New York Huston Street kept the AL Rookie of the Year award in-house.
Oakland's poised closer became the second consecutive winner from the Athletics, and Philadelphia Phillies first baseman Ryan Howard won the NL award on Monday.
Street hardly had to look far for inspiration. The previous AL winner was his roommate this season, A's shortstop Bobby Crosby.
"Maybe he rubbed off," Street said.
Street, who took over as Oakland's closer in May, got 15 of 28 first-place votes in balloting by the Baseball Writers' Association of America and finished with 97 points. New York Yankees second baseman Robinson Cano came in second with 57 points, followed by Tampa Bay designated hitter Jonny Gomes with 39.
Called up from the minors for good on July 1, Howard replaced injured star Jim Thome at first base and led all rookies with 22 home runs. He received 19 of 32 first-place votes and 109 points to beat out Houston outfielder Willy Taveras, who got 78 points. Atlanta right fielder Jeff Francoeur was third with 60.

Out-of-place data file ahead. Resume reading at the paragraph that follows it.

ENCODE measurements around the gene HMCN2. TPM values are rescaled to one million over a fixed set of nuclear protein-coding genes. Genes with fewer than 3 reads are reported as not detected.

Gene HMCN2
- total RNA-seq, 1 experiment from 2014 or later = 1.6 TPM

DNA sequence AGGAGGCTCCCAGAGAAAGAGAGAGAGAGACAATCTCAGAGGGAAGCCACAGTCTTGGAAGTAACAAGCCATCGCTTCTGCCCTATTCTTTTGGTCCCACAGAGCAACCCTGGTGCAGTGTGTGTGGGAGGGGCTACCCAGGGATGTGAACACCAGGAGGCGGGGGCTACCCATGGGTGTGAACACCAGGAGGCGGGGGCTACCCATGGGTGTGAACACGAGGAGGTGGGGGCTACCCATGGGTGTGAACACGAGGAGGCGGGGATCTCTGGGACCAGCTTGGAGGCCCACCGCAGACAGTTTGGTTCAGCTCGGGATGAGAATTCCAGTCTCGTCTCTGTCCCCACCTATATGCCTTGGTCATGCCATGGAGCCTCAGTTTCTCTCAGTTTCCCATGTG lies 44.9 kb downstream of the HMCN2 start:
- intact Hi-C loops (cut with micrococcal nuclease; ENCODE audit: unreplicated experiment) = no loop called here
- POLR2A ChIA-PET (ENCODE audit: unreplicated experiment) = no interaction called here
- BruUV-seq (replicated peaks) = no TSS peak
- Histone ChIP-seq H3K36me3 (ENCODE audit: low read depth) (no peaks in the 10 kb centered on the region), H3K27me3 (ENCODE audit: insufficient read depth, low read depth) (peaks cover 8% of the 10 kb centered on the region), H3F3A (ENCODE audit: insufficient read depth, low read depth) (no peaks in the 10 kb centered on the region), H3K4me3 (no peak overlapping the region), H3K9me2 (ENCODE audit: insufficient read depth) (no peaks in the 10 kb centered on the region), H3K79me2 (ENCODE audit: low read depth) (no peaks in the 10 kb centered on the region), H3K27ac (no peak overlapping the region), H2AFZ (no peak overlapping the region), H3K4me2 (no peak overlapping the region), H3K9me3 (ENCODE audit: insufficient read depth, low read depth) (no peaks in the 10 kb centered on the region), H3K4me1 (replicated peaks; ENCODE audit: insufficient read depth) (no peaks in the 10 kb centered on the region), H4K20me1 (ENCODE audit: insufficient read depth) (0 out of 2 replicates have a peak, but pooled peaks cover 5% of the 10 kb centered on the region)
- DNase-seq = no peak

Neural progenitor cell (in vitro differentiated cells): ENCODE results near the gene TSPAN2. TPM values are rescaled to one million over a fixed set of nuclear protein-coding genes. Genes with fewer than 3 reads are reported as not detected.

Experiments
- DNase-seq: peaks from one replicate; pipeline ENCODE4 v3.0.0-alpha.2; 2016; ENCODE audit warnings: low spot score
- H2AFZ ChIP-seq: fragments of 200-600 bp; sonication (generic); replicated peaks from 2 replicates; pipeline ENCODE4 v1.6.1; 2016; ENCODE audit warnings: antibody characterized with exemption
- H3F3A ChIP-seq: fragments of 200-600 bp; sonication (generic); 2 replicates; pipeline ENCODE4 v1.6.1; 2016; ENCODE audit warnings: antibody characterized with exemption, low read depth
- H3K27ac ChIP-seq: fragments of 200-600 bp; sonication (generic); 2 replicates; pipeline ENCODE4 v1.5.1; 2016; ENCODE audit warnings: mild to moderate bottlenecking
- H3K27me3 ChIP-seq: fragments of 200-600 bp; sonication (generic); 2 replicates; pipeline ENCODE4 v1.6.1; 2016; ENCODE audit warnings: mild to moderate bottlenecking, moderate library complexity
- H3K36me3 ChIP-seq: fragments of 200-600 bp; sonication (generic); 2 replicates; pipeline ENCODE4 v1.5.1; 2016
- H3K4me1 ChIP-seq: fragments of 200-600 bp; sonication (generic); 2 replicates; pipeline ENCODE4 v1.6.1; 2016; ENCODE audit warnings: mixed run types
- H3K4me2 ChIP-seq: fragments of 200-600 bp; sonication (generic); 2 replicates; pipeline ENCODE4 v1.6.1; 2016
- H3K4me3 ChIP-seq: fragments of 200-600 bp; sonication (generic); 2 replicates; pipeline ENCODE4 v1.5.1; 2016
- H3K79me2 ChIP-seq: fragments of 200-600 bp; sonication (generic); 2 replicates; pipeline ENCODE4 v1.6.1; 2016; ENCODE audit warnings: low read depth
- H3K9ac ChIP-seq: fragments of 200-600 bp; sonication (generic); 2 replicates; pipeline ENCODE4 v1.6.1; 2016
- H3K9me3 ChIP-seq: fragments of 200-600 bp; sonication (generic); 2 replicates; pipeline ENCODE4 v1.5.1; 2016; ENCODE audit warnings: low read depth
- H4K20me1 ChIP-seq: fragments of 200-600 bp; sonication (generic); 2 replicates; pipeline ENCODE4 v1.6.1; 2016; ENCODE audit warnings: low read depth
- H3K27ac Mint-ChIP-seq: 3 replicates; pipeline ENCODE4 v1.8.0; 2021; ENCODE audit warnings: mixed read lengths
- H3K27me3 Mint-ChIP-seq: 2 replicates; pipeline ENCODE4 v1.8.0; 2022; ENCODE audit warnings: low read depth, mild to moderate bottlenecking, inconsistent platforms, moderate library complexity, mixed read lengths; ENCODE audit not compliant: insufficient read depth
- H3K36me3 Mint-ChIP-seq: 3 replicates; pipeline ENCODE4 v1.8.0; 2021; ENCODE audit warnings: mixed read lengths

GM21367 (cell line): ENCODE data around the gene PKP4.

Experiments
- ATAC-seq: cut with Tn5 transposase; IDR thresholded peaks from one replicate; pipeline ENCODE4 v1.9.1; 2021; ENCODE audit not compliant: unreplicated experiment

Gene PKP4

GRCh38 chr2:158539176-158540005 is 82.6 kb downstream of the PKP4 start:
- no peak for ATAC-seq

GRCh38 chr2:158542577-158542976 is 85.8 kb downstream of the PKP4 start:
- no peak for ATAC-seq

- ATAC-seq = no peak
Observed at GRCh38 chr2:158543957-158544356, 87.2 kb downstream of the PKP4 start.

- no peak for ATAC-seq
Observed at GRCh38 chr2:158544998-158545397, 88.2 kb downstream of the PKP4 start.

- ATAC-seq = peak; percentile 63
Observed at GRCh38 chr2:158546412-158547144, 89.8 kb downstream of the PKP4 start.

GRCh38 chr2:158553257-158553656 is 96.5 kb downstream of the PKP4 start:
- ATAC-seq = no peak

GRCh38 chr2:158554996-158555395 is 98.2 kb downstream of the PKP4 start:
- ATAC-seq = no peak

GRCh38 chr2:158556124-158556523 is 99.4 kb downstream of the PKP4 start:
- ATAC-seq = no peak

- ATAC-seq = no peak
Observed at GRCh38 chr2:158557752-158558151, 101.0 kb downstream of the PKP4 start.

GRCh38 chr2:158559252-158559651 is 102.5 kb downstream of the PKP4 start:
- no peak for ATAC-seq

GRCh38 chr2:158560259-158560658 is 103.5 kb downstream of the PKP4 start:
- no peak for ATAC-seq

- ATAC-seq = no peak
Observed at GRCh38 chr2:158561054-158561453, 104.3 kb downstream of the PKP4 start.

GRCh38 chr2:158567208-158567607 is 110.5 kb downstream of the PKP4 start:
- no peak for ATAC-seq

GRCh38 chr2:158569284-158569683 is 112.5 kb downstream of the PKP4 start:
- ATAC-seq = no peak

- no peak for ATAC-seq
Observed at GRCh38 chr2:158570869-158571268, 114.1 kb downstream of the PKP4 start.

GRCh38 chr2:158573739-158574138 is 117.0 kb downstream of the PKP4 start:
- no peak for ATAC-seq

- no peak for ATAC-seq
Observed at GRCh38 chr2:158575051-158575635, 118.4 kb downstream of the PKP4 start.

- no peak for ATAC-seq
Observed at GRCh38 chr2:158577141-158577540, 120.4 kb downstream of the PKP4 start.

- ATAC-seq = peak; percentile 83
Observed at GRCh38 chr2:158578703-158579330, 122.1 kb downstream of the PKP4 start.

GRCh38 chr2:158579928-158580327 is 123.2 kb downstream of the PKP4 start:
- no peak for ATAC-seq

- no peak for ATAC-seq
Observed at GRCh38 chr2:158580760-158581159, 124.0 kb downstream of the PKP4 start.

Both top rookies only got a chance to play in the big leagues this season because teammates got injured.
"Things just started falling in," said Howard, surprised by his comfortable margin of victory. "You never want to see anyone hurt or injured, but I just came up and tried to make the most of my opportunity."
Street is the son of former Texas quarterback James Street, who led the Longhorns to a national title in 1969. The 22-year-old righty became Oakland's closer when Octavio Dotel went down May 20 because of a season-ending elbow injury and went 5-1 with 23 saves in 27 chances and a 1.72 earned-run average - second among AL closers to New York's Mariano Rivera.
"It's a tremendous honor. Coming into the season, my goal was just to stay, one day at a time. Coming out of spring training, it didn't even look like I had a chance to make the team," Street said. "Rookie of the Year, it's something that's pretty cool - you've got one chance to get it done."
Street had 72 strikeouts in 781â3 innings, and opponents batted only .194 against him.
One day early in the season, Phillies manager Charlie Manuel compared Howard to a young Willie Stargell, the Pittsburgh Pirates Hall of Famer. Howard long had been a touted slugger in the minors, but his path to the majors appeared blocked until injuries sidelined Thome.
Howard was called up from Triple-A twice this year. Finally given a chance to play regularly, he took full advantage and quickly became one of the most dangerous hitters in Philadelphia's lineup, batting .288 with 63 RBIs in 88 games.
"There were probably times, yeah, when I did get frustrated," he said.
Howard, who turns 26 next week, had 11 homers and 27 RBIs in September and October, helping Philadelphia come within one game of a wild-card berth.